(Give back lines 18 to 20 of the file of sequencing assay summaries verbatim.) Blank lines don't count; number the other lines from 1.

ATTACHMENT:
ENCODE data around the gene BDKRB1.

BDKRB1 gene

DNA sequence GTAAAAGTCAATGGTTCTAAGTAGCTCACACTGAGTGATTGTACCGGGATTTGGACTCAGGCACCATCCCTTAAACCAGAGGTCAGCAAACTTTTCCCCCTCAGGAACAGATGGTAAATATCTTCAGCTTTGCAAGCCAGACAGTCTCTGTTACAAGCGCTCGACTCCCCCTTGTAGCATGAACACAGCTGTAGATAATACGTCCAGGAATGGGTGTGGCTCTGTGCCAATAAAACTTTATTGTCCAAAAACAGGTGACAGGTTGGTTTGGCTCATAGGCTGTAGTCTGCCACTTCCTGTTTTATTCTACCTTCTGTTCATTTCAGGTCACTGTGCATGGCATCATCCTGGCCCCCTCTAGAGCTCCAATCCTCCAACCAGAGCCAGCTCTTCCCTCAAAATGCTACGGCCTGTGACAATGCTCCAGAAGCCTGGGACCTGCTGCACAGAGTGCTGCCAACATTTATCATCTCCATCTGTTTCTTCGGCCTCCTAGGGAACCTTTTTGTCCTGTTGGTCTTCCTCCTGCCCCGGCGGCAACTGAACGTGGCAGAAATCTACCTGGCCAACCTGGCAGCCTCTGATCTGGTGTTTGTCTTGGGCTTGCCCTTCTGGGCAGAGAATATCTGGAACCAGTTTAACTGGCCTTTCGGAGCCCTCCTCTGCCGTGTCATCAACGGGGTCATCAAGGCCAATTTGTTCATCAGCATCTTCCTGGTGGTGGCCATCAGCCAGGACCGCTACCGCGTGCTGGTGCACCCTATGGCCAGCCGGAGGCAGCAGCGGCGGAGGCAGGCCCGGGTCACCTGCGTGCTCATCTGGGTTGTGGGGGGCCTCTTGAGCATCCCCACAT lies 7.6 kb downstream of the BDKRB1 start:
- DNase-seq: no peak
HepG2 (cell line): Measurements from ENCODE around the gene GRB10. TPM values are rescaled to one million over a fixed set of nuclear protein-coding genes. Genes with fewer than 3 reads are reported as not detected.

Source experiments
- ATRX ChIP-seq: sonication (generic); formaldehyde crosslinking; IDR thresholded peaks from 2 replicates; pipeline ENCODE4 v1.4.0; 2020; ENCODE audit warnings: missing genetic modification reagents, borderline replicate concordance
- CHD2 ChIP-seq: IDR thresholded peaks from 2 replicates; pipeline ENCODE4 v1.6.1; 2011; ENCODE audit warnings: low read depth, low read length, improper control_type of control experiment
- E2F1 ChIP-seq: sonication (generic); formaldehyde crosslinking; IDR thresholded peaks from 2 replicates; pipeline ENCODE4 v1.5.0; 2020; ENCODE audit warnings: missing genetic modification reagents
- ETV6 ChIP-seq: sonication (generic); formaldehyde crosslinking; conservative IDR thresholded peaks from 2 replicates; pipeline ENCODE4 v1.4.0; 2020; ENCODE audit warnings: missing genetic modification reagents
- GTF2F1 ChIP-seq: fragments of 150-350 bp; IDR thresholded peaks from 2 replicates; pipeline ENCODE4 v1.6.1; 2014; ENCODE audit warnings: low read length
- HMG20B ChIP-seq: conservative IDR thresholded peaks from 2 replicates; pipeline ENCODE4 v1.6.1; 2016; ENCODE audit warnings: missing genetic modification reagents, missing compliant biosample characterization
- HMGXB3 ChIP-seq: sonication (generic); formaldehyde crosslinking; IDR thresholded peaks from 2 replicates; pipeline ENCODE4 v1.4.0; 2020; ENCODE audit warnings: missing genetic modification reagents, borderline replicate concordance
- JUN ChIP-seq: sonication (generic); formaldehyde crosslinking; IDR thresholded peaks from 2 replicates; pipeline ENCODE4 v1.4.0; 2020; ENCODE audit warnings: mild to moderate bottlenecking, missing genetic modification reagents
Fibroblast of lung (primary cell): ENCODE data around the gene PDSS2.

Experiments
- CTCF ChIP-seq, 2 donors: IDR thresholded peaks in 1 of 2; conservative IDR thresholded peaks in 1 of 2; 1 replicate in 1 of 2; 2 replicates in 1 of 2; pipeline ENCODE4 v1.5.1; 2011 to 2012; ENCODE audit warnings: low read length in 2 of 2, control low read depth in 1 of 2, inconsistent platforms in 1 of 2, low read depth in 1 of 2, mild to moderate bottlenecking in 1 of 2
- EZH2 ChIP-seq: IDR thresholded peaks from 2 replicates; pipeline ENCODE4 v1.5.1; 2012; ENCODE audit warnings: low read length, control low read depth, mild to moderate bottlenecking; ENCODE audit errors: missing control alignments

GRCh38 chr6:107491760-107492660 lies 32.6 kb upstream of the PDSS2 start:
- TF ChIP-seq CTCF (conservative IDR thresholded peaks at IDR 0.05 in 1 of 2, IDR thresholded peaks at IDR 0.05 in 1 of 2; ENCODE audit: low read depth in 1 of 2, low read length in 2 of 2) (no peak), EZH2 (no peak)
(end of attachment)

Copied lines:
- EZH2 ChIP-seq: IDR thresholded peaks from 2 replicates; pipeline ENCODE4 v1.5.1; 2012; ENCODE audit warnings: low read length, control low read depth, mild to moderate bottlenecking; ENCODE audit errors: missing control alignments

GRCh38 chr6:107491760-107492660 lies 32.6 kb upstream of the PDSS2 start:
- TF ChIP-seq CTCF (conservative IDR thresholded peaks at IDR 0.05 in 1 of 2, IDR thresholded peaks at IDR 0.05 in 1 of 2; ENCODE audit: low read depth in 1 of 2, low read length in 2 of 2) (no peak), EZH2 (no peak)